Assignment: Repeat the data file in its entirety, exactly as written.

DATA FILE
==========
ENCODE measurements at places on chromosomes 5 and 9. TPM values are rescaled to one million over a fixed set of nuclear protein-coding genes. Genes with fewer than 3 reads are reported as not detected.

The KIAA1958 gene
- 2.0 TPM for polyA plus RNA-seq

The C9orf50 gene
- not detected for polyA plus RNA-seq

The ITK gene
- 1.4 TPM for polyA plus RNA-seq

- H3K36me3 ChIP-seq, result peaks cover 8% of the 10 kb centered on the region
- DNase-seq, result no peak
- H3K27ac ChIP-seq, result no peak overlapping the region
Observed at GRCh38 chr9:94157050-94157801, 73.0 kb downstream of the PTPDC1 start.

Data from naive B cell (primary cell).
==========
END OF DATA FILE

ENCODE measurements at places on chromosomes 5 and 9. TPM values are rescaled to one million over a fixed set of nuclear protein-coding genes. Genes with fewer than 3 reads are reported as not detected.

The KIAA1958 gene
- 2.0 TPM for polyA plus RNA-seq

The C9orf50 gene
- not detected for polyA plus RNA-seq

The ITK gene
- 1.4 TPM for polyA plus RNA-seq

- H3K36me3 ChIP-seq, result peaks cover 8% of the 10 kb centered on the region
- DNase-seq, result no peak
- H3K27ac ChIP-seq, result no peak overlapping the region
Observed at GRCh38 chr9:94157050-94157801, 73.0 kb downstream of the PTPDC1 start.

Data from naive B cell (primary cell).